Remember, all the vision, drive, and economic acumen in the world will not create a single pair of shoes. To create a pair of shoes, a large number of people have to get their hands dirty: growing, raising, or generating the materials; cutting, shaping, and sizing the product; building, running, and maintaining equipment; etc. Without all those people, a CEO or an owner is just a person with an idea, and 'people with ideas' are a dime a dozen. Sometimes 'people with ideas' deserve the rewards they get — the Bill Gates and Steve Jobs of the world, perhaps — but sometimes the only difference between (say) a Rupert Murdoch and your uncle Fred is that one was born into wealth and privilege, where even his silliest ideas are indulged and cosseted.

George W Bush and Donald Trump each failed miserably in the business world, and each failed upward until they became president; they managed this because their birth into privileged society kept them afloat when anyone else would have drowned under the weight of their own incompetence. The greatest benefit of this institutional system goes to the most advantaged members of society, not the least, contrary to Rawls.

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    No, the CEO and the owner is not "just a guy with an idea". I know several owners of small businesses who became successful, and they worked day and night for it, risking everything they owned. So they don't deserve more for their trouble than someone who works there and after 8 hours goes home and doesn't have to think about the workplace and doesn't risk anything? You provided some outliers as examples, and indeed it's very difficult to become a multibillionaire in a single generation, but many others became relatively wealthy (even if not multibillionaires) who started from nothing. – vsz Aug 18 at 6:49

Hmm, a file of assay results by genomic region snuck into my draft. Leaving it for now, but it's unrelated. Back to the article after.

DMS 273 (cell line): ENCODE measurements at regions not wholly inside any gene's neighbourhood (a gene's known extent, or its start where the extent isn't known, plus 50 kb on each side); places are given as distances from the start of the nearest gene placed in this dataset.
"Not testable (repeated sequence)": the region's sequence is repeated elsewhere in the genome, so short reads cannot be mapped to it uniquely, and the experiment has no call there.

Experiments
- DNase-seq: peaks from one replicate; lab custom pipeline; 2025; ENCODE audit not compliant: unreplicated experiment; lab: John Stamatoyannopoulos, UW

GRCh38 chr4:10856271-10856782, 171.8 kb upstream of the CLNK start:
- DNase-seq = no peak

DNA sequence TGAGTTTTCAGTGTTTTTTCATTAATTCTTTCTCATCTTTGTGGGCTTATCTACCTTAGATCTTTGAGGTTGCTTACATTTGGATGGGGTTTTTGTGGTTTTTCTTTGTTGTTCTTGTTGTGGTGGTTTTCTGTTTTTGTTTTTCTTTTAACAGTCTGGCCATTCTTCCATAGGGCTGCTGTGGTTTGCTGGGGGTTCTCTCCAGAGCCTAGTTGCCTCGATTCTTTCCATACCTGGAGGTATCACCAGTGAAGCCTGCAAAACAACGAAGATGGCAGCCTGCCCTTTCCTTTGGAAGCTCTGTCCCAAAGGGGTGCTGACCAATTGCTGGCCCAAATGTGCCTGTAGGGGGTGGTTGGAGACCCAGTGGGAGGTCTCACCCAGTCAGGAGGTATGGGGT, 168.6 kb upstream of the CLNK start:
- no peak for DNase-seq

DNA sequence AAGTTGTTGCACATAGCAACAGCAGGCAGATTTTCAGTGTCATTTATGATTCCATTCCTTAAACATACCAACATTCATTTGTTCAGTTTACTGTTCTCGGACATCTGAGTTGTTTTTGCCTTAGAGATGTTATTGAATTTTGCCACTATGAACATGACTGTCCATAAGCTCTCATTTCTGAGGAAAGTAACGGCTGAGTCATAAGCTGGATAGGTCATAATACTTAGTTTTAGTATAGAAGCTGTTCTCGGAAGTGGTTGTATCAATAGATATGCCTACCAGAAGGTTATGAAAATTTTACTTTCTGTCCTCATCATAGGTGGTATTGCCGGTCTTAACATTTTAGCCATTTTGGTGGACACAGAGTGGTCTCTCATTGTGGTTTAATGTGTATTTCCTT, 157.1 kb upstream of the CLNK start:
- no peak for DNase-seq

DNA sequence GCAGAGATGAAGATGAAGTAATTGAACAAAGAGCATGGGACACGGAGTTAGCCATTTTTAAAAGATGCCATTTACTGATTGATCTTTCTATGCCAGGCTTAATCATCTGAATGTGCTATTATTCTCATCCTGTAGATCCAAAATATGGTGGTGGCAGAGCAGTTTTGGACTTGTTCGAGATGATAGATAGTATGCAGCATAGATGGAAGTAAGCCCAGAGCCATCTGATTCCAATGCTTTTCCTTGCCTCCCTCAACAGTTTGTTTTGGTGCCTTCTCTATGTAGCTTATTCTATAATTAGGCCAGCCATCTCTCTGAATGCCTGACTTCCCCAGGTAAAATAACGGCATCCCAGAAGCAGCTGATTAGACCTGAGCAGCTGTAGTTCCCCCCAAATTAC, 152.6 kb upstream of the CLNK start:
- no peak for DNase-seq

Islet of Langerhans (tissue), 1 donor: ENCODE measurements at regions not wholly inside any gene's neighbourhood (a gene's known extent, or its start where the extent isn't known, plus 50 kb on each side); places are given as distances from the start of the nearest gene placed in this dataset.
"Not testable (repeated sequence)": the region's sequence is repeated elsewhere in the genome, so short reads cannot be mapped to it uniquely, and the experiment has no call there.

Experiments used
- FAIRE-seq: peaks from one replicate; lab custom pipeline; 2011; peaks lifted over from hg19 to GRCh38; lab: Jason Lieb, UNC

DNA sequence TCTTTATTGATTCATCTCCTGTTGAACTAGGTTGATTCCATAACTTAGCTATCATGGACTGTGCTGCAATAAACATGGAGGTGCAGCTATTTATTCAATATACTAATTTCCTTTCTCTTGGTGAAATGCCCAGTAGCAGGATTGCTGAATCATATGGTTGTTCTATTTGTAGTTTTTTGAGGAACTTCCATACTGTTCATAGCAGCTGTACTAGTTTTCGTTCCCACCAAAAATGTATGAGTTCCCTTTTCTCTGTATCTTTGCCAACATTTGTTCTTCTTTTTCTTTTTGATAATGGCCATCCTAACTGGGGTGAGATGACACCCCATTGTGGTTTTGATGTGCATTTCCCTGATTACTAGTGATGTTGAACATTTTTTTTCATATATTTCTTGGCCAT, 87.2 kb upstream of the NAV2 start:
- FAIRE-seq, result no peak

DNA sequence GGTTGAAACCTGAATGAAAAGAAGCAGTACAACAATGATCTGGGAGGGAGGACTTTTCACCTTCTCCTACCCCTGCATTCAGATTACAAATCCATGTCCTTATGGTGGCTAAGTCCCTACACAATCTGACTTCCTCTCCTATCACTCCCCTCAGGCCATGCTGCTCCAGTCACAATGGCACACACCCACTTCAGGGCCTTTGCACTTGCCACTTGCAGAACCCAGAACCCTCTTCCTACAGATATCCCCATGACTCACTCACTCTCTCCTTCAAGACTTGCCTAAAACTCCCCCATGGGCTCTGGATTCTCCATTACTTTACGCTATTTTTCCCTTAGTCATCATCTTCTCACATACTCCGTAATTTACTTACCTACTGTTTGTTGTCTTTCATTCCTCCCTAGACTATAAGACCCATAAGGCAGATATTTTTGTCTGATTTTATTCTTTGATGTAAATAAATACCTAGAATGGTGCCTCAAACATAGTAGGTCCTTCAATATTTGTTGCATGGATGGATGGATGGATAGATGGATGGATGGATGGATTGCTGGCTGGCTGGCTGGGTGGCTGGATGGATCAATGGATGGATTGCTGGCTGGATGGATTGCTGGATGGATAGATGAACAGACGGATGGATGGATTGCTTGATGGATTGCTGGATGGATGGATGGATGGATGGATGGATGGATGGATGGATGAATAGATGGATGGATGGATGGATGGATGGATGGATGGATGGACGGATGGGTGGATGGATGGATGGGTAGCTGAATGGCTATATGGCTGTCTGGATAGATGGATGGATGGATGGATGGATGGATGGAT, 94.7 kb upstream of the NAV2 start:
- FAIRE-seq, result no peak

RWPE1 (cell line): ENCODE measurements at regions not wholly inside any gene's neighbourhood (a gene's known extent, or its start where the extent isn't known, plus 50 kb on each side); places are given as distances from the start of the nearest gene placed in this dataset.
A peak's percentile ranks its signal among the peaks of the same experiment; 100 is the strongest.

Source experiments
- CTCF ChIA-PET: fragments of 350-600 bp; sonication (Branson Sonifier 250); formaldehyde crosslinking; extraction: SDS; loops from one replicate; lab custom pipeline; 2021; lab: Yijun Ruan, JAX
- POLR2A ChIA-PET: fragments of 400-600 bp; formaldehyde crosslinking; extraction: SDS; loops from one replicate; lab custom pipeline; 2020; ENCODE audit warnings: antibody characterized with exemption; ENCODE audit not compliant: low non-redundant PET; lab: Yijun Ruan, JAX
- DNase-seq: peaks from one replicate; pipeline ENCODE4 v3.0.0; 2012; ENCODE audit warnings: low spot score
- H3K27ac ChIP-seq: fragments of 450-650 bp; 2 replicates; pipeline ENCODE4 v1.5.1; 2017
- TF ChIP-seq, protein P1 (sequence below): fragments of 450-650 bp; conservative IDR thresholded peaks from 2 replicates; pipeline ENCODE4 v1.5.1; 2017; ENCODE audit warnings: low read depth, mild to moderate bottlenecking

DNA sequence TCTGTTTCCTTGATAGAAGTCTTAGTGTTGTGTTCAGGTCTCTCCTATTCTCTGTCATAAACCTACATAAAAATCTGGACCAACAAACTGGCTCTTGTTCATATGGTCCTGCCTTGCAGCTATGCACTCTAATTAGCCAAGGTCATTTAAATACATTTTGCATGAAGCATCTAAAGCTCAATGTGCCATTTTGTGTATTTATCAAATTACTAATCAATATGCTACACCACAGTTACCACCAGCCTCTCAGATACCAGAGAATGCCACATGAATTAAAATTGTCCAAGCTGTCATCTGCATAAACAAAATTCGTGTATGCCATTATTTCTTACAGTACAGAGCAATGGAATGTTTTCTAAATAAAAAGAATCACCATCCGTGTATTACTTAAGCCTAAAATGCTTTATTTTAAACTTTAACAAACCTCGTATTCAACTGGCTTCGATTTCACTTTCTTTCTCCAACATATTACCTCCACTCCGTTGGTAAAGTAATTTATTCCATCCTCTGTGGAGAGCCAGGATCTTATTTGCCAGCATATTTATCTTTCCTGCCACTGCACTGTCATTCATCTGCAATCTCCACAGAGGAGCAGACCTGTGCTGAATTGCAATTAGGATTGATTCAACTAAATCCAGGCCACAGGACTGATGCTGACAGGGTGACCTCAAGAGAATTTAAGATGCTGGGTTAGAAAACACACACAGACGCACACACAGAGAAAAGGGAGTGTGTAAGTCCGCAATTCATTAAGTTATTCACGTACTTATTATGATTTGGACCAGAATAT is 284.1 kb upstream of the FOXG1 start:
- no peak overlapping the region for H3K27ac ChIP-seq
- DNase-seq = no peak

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    Is it ethical to confiscate the fruits of their labors, to ensure equality of outcome? There were many examples in history of regimes confiscating the wealth of an ethnic group or a social class to buy the support of the rest of the population, and all of them failed miserably. – vsz Aug 18 at 6:50
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    @vsz: How does this challenge my answer? Again, a business owner — no matter how hard working — cannot make the business work all by himself (unless it's a truly small business). I don't see a problem with him getting paid more, but I do see issues on the question of how much more? It's not ethical for anyone to confiscate the fruits of anyone else's labor; that cuts both ways (workers can't do it to owners; owners can't do it to workers) so we are back to what I said above. – Ted Wrigley Aug 18 at 7:20
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    @vsz how hard they worked for it doesn't change the fact that in principle, anyone could have provided that same value. Nonetheless, indeed someone who risked all they had deserves a return on their investment, that's not what people are arguing against. People are opposing the fact that all the essential links in the chain that enable the CEO to gather their wealth is receiving a far lower part of the proceeds than the essential nature of their contribution would imply to be fair. – Cronax Aug 18 at 8:56